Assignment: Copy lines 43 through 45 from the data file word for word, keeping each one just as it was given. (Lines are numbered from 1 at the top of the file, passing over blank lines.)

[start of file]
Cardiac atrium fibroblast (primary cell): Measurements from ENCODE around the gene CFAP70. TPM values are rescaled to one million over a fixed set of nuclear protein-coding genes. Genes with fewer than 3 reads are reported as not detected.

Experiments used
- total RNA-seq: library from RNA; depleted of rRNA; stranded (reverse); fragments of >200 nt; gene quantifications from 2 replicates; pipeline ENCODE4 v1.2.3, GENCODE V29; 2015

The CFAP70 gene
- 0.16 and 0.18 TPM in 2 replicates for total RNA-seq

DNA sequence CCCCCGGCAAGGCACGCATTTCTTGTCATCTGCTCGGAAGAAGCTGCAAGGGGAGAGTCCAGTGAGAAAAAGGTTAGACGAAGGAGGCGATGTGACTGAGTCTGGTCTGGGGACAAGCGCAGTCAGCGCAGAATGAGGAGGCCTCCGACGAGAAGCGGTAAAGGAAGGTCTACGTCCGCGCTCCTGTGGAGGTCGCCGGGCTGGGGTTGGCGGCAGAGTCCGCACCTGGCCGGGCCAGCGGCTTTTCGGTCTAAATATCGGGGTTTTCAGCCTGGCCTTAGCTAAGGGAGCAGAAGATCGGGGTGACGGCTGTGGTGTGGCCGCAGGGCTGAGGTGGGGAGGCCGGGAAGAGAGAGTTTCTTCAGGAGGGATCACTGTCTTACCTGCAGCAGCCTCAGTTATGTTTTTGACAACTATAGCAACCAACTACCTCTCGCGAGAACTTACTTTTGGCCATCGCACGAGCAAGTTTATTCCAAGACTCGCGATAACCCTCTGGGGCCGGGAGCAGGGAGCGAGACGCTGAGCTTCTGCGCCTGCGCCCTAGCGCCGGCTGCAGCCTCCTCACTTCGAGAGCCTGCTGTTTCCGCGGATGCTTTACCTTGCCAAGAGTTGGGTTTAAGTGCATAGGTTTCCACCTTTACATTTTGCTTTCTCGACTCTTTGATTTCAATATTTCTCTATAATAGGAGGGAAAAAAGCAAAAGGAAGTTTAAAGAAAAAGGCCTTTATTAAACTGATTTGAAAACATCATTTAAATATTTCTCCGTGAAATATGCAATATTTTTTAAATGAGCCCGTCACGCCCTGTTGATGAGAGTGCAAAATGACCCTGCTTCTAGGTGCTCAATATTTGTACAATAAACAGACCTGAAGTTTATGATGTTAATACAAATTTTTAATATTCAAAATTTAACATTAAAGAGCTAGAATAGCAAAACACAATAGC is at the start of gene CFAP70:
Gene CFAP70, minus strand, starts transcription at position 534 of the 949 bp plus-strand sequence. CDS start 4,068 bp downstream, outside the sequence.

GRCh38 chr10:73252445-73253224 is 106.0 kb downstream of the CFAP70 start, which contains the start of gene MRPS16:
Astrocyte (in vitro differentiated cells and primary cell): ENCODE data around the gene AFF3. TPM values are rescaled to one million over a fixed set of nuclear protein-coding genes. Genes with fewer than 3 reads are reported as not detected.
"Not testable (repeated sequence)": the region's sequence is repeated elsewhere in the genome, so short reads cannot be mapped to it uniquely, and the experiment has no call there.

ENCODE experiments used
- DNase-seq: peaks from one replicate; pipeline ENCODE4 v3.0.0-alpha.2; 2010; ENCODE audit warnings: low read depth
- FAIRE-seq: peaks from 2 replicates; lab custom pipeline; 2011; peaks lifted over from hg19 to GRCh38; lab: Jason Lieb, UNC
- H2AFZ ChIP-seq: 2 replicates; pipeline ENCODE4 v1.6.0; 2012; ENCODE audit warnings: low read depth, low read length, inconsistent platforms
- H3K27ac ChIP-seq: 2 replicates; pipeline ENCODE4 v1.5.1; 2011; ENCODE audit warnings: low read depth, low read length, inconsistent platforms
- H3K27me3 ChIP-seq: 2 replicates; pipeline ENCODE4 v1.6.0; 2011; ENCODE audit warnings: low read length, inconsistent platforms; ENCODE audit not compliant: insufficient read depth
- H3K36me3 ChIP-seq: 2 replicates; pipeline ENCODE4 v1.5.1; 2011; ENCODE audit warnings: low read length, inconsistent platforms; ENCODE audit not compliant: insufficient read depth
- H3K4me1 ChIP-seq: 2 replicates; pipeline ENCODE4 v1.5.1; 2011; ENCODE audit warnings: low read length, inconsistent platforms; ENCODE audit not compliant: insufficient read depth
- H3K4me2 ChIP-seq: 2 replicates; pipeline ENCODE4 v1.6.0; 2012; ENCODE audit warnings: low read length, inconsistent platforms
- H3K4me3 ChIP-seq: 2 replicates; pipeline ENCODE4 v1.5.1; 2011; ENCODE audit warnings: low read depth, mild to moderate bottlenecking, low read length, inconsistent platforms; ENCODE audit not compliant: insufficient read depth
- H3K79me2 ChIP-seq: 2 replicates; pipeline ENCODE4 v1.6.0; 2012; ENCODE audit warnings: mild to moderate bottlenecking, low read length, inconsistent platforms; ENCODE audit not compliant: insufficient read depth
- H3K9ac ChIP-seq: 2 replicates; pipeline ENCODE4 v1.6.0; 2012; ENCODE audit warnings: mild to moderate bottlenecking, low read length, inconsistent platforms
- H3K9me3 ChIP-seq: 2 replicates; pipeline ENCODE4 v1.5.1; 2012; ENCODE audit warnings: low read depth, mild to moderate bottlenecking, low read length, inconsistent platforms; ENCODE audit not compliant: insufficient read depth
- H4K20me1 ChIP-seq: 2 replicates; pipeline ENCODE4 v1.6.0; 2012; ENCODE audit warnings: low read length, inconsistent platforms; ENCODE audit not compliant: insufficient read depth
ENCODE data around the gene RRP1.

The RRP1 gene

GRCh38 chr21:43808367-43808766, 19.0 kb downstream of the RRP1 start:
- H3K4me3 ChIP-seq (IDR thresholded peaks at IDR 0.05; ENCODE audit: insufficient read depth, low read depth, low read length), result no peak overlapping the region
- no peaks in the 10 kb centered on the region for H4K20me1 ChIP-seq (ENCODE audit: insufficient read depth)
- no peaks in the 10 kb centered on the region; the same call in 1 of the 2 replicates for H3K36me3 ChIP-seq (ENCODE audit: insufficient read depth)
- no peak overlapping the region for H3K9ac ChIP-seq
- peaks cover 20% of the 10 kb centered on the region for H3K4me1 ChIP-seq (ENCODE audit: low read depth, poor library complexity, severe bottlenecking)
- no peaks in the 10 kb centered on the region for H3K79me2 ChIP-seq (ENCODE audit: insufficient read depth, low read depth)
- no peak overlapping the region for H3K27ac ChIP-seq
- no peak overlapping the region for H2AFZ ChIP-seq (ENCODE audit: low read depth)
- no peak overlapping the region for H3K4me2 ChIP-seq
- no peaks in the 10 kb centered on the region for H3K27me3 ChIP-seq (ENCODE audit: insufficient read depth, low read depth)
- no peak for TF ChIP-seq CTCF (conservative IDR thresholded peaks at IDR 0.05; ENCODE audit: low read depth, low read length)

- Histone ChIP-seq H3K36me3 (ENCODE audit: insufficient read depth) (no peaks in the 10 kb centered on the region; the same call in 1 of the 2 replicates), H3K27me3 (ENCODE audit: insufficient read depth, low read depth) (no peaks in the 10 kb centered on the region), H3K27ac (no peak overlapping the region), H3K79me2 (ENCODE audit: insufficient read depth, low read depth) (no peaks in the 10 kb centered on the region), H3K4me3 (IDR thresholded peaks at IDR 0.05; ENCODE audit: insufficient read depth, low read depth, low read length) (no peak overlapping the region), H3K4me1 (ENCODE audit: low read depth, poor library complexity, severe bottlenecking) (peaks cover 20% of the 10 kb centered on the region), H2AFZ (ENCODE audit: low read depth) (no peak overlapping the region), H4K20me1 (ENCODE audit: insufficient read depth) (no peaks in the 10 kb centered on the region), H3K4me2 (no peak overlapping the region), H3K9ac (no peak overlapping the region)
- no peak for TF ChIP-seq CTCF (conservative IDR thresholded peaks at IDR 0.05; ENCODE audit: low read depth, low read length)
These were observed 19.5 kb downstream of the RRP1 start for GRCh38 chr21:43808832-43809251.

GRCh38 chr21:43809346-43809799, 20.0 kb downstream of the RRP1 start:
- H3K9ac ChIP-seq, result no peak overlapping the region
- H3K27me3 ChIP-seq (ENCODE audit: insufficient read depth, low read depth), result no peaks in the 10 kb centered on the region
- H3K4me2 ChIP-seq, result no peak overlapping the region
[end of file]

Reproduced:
- H3K9ac ChIP-seq, result no peak overlapping the region
- H3K27me3 ChIP-seq (ENCODE audit: insufficient read depth, low read depth), result no peaks in the 10 kb centered on the region
- H3K4me2 ChIP-seq, result no peak overlapping the region